NYC to Offer Buyouts to Teachers Not Good Enough to Work

New York City education officials will offer buyouts to hundreds of teachers who collectively cost the city at least $100 million a year after principals rejected them for positions, Chancellor Dennis Walcott said.

The city has about 800 educators who lack school assignments after a principal asked them to leave and they failed to get rehired elsewhere in the system. The so-called absent-teacher reserve pool reached as high as 3,600 earlier this year, Walcott said.

“If they can’t get hired by another principal -- even if they don’t try to find a job at all -- we still have to pay their salaries,” Walcott said today at a breakfast sponsored by the Association for a Better New York, a civic group.

Walcott declined to say how much the plan would cost, other than characterizing it as “a generous incentive” to resign. The proposed 2013 city budget due June 30 is $68.7 billion.

Nonworking teachers cost taxpayers $100 million a year in salaries alone, he said, out of a proposed $19.7 billion school budget for 2013. The city’s portion is $9.2 billion.

Walcott said that more than 25 percent of the unassigned teachers “have been disciplined for bad behavior” and almost half haven’t submitted job applications or attended recruitment fairs, which he called “totally unacceptable.”

“Think about that: When unemployment is still high and budgets are tight, we are spending more than $100 million on teachers who aren’t interested in teaching,” Walcott said

Bargaining Stalemate

The proposal comes after several months of a bargaining stalemate between Mayor Michael Bloomberg’s administration and the United Federation of Teachers over an evaluation system that must be resolved for the city to obtain $300 million in federal and state school aid.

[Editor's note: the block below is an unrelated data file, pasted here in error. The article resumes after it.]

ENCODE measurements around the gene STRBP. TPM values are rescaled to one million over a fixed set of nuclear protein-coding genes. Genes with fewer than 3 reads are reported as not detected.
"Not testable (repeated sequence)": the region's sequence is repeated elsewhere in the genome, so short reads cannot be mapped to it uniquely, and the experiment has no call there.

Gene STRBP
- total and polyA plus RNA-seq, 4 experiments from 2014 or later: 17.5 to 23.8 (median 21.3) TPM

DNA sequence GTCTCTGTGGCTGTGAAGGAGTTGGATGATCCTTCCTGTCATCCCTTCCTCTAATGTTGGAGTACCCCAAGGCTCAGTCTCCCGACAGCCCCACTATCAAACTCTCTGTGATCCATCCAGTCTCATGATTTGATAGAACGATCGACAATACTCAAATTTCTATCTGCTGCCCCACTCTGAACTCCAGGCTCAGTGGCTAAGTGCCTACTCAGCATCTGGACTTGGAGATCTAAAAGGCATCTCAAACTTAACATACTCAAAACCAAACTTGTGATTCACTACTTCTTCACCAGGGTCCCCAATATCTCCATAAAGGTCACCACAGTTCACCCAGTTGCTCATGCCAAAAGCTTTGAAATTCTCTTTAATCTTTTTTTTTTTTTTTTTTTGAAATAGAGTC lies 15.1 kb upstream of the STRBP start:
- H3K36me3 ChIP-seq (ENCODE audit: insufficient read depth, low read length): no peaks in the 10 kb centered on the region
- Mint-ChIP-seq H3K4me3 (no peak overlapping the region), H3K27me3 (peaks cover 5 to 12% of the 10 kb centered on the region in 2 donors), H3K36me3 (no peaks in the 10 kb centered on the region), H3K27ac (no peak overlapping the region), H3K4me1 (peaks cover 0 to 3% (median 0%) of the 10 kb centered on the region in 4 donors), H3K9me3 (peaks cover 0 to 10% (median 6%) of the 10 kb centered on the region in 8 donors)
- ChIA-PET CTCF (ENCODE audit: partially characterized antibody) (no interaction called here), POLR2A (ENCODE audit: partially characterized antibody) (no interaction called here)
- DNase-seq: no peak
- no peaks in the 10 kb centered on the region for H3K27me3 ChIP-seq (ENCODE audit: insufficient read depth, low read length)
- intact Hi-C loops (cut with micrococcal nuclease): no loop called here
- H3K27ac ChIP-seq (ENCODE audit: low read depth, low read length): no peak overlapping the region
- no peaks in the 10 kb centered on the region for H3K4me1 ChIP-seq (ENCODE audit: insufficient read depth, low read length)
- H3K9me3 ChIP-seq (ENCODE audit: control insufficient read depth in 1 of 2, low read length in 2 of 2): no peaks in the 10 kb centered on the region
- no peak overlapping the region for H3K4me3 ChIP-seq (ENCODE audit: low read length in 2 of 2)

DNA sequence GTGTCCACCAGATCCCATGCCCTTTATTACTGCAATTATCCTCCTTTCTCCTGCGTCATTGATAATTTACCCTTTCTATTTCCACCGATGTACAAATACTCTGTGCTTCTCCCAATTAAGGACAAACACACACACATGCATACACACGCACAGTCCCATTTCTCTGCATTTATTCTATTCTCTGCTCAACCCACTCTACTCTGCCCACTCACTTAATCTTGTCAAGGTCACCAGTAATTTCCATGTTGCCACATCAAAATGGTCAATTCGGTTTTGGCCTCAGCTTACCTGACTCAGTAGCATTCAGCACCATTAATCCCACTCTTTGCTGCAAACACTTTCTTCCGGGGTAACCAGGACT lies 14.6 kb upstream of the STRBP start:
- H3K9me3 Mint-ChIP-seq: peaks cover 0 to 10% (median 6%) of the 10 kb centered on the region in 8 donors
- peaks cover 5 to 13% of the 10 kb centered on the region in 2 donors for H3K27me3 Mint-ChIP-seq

UFT President Michael Mulgrew said Walcott overstated the cost of the reserve pool by failing to recognize how the union saved the city $40 million last year by agreeing to expedite the use of those teachers as substitutes. The money saved was used to avert the firing of 4,100 of the city’s 75,000 teachers.

“If the administration now has a proposal for a buyout and presumably a plan to fill in the budget gap that reducing the pool will create, we are prepared to listen,” Mulgrew said in an e-mail.

The mayor 10 years ago singled out education as the issue on which his performance should be judged.

In his January State of the City speech, he proposed encouraging $25,000 grants to help pay off college-student loans to attract graduates at the top of their class to work in city schools.

The mayor also proposed a $20,000 salary boost for teachers rated “highly effective” for two consecutive years.

The union opposed both initiatives, saying similar programs had failed elsewhere in the U.S.

The mayor is founder and majority owner of Bloomberg News parent Bloomberg LP.

To contact the reporter on this story: Henry Goldman in New York City Hall at hgoldman@bloomberg.net.

To contact the editor responsible for this story: Mark Tannenbaum at mtannen@bloomberg.net.

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